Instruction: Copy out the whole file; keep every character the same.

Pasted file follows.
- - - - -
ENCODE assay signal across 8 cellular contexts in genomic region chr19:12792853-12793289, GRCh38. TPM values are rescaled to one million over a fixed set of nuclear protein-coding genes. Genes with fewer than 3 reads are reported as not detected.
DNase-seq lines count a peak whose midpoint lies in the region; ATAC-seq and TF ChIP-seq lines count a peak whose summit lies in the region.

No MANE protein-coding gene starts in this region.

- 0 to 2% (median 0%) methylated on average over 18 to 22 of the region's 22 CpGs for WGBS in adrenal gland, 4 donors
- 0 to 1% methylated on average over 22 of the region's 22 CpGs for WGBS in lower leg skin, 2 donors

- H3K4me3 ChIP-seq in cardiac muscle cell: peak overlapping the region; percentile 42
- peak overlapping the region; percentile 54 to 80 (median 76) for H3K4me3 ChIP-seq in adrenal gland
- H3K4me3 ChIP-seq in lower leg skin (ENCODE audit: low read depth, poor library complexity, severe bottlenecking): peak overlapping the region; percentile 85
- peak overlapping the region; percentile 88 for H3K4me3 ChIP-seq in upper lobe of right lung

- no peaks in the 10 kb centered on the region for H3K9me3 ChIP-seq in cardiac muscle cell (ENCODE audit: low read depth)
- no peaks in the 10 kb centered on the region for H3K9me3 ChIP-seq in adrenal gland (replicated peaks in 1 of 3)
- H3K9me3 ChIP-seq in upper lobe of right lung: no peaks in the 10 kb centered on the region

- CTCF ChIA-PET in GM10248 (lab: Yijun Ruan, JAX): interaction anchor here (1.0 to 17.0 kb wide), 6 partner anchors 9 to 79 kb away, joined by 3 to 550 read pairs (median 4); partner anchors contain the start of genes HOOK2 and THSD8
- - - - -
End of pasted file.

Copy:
ENCODE assay signal across 8 cellular contexts in genomic region chr19:12792853-12793289, GRCh38. TPM values are rescaled to one million over a fixed set of nuclear protein-coding genes. Genes with fewer than 3 reads are reported as not detected.
DNase-seq lines count a peak whose midpoint lies in the region; ATAC-seq and TF ChIP-seq lines count a peak whose summit lies in the region.

No MANE protein-coding gene starts in this region.

- 0 to 2% (median 0%) methylated on average over 18 to 22 of the region's 22 CpGs for WGBS in adrenal gland, 4 donors
- 0 to 1% methylated on average over 22 of the region's 22 CpGs for WGBS in lower leg skin, 2 donors

- H3K4me3 ChIP-seq in cardiac muscle cell: peak overlapping the region; percentile 42
- peak overlapping the region; percentile 54 to 80 (median 76) for H3K4me3 ChIP-seq in adrenal gland
- H3K4me3 ChIP-seq in lower leg skin (ENCODE audit: low read depth, poor library complexity, severe bottlenecking): peak overlapping the region; percentile 85
- peak overlapping the region; percentile 88 for H3K4me3 ChIP-seq in upper lobe of right lung

- no peaks in the 10 kb centered on the region for H3K9me3 ChIP-seq in cardiac muscle cell (ENCODE audit: low read depth)
- no peaks in the 10 kb centered on the region for H3K9me3 ChIP-seq in adrenal gland (replicated peaks in 1 of 3)
- H3K9me3 ChIP-seq in upper lobe of right lung: no peaks in the 10 kb centered on the region

- CTCF ChIA-PET in GM10248 (lab: Yijun Ruan, JAX): interaction anchor here (1.0 to 17.0 kb wide), 6 partner anchors 9 to 79 kb away, joined by 3 to 550 read pairs (median 4); partner anchors contain the start of genes HOOK2 and THSD8